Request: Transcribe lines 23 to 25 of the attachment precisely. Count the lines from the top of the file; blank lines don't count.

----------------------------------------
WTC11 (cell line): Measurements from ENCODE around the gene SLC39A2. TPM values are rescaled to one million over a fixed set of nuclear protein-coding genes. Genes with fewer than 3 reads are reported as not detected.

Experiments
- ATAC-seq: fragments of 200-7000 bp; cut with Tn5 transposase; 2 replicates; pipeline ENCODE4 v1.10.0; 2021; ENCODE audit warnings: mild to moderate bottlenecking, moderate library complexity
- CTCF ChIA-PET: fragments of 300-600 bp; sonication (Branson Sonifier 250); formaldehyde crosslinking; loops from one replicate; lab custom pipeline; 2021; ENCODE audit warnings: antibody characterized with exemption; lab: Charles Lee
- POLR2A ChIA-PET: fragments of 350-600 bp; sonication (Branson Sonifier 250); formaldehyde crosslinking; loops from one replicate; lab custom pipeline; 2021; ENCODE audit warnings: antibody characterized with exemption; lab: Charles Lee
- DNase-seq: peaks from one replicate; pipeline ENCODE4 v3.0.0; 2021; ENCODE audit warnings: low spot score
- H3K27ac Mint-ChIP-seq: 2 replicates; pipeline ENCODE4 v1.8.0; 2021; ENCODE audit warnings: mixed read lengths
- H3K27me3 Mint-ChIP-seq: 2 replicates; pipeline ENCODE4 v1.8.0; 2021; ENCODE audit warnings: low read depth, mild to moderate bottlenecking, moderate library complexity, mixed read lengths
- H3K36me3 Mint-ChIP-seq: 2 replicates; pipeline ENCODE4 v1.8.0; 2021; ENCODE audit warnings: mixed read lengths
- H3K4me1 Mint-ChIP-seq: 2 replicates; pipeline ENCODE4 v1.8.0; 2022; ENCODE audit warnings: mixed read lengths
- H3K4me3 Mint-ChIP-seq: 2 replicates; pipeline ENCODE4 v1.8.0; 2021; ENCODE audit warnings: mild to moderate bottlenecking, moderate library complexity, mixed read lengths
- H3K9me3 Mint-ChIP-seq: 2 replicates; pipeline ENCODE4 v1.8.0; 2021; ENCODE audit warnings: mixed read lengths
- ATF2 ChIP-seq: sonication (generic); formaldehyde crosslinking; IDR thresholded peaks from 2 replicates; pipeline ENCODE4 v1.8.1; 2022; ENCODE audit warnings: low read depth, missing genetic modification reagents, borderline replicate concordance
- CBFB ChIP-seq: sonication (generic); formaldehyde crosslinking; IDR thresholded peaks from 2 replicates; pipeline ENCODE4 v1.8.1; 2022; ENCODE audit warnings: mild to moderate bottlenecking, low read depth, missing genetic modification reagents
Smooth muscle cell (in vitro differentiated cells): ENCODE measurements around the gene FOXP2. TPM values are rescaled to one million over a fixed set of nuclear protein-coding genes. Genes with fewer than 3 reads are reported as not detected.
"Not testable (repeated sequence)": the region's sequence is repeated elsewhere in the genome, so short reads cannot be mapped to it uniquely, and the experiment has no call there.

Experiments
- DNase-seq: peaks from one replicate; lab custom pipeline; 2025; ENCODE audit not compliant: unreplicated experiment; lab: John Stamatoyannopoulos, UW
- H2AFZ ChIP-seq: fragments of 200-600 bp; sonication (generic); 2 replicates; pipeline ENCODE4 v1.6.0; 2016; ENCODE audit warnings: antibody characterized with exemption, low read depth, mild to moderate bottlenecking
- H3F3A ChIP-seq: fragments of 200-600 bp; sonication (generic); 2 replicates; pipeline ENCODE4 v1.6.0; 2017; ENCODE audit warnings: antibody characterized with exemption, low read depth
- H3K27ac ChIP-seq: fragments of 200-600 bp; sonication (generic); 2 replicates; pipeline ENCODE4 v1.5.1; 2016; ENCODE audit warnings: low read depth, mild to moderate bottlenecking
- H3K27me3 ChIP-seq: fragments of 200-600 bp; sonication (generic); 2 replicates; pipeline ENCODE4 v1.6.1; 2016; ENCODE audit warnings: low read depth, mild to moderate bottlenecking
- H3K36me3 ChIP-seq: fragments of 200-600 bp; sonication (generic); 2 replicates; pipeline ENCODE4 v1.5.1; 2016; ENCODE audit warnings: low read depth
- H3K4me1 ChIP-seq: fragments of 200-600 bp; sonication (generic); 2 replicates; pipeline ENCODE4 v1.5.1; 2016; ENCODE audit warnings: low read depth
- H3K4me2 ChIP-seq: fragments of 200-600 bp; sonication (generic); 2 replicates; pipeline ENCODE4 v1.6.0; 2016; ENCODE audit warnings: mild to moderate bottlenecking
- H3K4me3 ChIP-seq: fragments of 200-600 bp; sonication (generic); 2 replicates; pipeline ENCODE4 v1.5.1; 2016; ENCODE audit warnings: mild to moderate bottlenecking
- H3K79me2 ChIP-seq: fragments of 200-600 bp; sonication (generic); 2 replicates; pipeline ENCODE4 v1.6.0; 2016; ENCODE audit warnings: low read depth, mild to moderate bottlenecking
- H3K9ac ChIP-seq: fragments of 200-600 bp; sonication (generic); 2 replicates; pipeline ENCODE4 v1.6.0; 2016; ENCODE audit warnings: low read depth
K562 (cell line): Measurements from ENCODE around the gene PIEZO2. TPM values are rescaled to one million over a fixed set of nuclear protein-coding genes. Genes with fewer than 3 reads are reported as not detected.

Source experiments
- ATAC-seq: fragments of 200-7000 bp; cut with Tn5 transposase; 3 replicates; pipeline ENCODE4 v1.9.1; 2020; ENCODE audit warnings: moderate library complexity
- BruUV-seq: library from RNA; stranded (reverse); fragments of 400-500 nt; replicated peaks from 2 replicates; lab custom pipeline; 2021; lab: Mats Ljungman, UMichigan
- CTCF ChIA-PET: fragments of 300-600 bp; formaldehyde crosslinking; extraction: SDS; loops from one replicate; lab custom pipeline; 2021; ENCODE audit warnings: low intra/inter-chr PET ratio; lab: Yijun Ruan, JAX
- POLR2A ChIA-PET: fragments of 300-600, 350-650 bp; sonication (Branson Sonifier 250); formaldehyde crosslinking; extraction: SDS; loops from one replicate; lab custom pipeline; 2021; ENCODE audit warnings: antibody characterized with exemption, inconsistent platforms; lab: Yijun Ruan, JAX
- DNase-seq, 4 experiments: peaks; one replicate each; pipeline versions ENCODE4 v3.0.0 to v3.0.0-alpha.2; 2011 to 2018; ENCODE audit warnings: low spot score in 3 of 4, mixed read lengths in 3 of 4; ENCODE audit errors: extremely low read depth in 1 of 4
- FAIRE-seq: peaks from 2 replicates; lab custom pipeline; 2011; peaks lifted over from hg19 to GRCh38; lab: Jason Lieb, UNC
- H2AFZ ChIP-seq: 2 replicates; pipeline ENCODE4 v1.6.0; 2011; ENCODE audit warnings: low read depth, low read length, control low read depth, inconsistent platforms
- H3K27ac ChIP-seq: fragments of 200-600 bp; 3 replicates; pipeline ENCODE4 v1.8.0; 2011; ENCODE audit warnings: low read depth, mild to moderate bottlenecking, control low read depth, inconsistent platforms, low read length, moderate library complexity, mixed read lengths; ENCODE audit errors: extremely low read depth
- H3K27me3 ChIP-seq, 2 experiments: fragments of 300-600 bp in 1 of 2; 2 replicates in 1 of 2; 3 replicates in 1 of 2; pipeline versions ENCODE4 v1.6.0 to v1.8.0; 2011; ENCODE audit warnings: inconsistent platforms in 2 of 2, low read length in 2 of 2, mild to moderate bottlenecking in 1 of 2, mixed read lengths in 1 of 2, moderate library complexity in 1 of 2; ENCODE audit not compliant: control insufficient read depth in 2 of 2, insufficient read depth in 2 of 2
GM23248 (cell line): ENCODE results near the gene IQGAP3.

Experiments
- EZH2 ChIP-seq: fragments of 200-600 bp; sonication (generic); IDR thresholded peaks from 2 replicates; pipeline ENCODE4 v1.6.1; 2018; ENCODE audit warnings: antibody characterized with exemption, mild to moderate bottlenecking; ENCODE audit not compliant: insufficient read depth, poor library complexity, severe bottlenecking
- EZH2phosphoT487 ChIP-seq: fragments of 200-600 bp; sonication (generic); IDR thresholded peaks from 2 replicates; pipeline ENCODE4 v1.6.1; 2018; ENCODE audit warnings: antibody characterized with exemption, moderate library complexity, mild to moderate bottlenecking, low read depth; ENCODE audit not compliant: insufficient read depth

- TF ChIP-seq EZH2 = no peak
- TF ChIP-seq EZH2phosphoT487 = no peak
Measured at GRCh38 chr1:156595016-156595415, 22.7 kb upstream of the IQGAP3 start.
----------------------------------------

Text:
- H3K36me3 ChIP-seq: fragments of 200-600 bp; sonication (generic); 2 replicates; pipeline ENCODE4 v1.5.1; 2016; ENCODE audit warnings: low read depth
- H3K4me1 ChIP-seq: fragments of 200-600 bp; sonication (generic); 2 replicates; pipeline ENCODE4 v1.5.1; 2016; ENCODE audit warnings: low read depth
- H3K4me2 ChIP-seq: fragments of 200-600 bp; sonication (generic); 2 replicates; pipeline ENCODE4 v1.6.0; 2016; ENCODE audit warnings: mild to moderate bottlenecking